"Here, hold this."

Gil took the proffered garland and held it above his head while Greg balanced somewhat precariously on the step ladder with a staple gun in one hand. In the back of his mind, Gil was trying to remember if he'd ever run across a crime scene with this kind of situation. He remembered a number that had involved staple guns, though most had been ruled as accidents. There had been the one with the Christmas tree but that had involved a hacksaw and twine.

"This isn't necessary, you know," Gil commented calmly. His words fell on deaf ears. He knew exactly the kind of response that comment was going to get. This was not the first time they'd had this argument recently.

Greg glared down at him briefly before turning back to the garland. He wielded the staple gun with more force that was strictly necessary. "Yes. It. Is." He punctuated each word with a click of the gun.

"Your parents will understand if the apartment isn't brimming with 'festive cheer'." That's what Greg had been calling it all weekend, while they forced themselves through crowded stores hunting for last-minute decorations and enough food to feed twice the number of people that were coming.

Originally they'd planned to spend this Christmas, their first as an official couple in the apartment they now shared, together with Greg's parents in San Francisco. It would be Gil's first time meeting them face-to-face, though he'd talked to them enough over the phone and through Greg that he had no worries about how they'd receive him.

Unfortunately those plans had fallen through and now Greg's family was coming to visit them in Las Vegas. Then they'd spent every free moment they had between work and sleep wrapping gifts and hanging decorations.

There was a tree in the corner of the living room, plastic thankfully. Gil didn't think he could deal with cleaning up pine needles, not after everything else they would have to take down in two weeks. The decorations on it were all Greg's work, and Gil had to admit Greg had done a spectacular job. There were white lights on the tree and tinsel. Plastic balls in silver and red hung at random intervals, scattered among the snowflakes and snowmen ornaments Greg had insisted they buy.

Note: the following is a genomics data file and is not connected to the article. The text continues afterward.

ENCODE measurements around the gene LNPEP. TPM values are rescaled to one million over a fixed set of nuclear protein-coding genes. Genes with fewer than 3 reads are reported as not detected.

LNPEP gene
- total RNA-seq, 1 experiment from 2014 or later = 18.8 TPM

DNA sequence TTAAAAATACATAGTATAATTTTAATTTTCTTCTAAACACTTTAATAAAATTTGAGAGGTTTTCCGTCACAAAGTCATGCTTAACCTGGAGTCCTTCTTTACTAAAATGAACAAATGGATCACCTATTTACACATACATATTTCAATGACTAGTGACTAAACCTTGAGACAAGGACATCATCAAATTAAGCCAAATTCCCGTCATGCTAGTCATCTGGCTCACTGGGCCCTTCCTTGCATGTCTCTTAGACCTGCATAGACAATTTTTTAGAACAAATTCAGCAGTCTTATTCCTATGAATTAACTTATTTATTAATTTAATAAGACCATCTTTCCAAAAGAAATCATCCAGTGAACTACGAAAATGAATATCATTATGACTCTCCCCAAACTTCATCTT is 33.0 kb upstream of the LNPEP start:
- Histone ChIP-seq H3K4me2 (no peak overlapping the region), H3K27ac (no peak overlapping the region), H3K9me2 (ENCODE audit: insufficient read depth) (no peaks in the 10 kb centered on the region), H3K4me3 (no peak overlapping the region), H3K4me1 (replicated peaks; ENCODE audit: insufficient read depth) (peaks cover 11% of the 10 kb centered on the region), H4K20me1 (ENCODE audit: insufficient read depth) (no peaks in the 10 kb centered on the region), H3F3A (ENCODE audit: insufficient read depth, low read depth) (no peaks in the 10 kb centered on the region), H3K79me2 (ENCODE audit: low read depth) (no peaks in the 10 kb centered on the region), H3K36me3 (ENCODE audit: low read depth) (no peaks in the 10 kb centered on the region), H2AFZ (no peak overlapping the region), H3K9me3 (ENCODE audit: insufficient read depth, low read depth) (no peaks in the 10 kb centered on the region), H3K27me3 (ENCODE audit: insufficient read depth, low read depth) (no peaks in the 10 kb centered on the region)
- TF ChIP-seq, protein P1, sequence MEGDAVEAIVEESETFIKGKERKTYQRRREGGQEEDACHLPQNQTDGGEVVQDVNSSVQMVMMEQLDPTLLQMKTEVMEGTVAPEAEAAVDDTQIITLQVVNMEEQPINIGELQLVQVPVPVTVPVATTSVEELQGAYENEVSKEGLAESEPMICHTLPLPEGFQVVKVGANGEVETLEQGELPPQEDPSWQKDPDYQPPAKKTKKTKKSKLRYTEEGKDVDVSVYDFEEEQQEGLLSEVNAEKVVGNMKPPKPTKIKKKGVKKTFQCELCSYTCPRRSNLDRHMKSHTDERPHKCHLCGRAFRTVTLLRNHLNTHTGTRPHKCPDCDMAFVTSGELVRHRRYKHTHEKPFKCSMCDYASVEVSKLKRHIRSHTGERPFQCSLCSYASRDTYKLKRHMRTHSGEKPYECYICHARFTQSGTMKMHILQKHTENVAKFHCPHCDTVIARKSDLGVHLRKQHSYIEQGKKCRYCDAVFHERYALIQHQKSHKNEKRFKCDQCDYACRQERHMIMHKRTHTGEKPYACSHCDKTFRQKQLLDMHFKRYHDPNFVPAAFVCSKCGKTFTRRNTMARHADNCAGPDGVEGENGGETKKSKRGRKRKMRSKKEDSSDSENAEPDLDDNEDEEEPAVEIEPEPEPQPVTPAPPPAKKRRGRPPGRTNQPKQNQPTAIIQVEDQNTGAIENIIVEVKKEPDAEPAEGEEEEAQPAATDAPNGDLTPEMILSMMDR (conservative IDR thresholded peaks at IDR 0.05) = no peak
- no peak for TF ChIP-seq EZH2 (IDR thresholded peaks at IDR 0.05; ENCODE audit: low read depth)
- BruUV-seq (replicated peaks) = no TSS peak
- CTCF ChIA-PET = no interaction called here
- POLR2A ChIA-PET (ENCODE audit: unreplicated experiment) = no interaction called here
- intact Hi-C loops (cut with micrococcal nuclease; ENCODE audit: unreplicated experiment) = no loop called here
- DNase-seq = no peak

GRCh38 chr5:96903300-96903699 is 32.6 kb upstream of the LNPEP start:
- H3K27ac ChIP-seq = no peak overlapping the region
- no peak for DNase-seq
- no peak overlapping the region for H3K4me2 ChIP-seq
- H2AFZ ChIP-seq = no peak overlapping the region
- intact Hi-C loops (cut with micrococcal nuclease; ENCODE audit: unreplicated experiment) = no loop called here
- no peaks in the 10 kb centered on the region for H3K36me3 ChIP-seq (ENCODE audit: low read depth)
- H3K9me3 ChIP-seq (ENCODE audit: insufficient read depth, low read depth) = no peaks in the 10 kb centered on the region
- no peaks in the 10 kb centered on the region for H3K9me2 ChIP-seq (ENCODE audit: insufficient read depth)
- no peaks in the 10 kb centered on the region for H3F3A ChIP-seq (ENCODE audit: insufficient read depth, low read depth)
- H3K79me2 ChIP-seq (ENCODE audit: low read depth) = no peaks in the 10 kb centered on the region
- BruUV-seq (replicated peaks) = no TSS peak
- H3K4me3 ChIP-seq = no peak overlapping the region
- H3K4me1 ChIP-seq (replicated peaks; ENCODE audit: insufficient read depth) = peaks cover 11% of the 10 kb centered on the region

Greg had a certain flair for decorating that shone during Christmas. The apartment certainly looked a lot more festive after Greg's attention but the effort left Greg anything but cheerful.

"Of course they'll understand," Greg gritted out while he fought with an uncooperative section of garland. After a few tugs he got it untangled enough to hang properly. "They didn't want us to go to any trouble. They said we didn't need to worry, which is exactly why we have to."

No matter how much time he spent with Greg, Grissom didn't think he was ever going to fully understand his young lover. Each time he thought he understood Greg, a new quirk would pop up to surprise him.

That was probably one of the reasons they worked so well together. Greg was an eternal mystery to him, one that he was intent on solving.

Greg at least understood him and answered the question bubbling in Gil's head without him having to ask.

"It's not Christmas if there aren't decorations. If you'd seen my parents' house you would have understood. They always go all out this time of the year."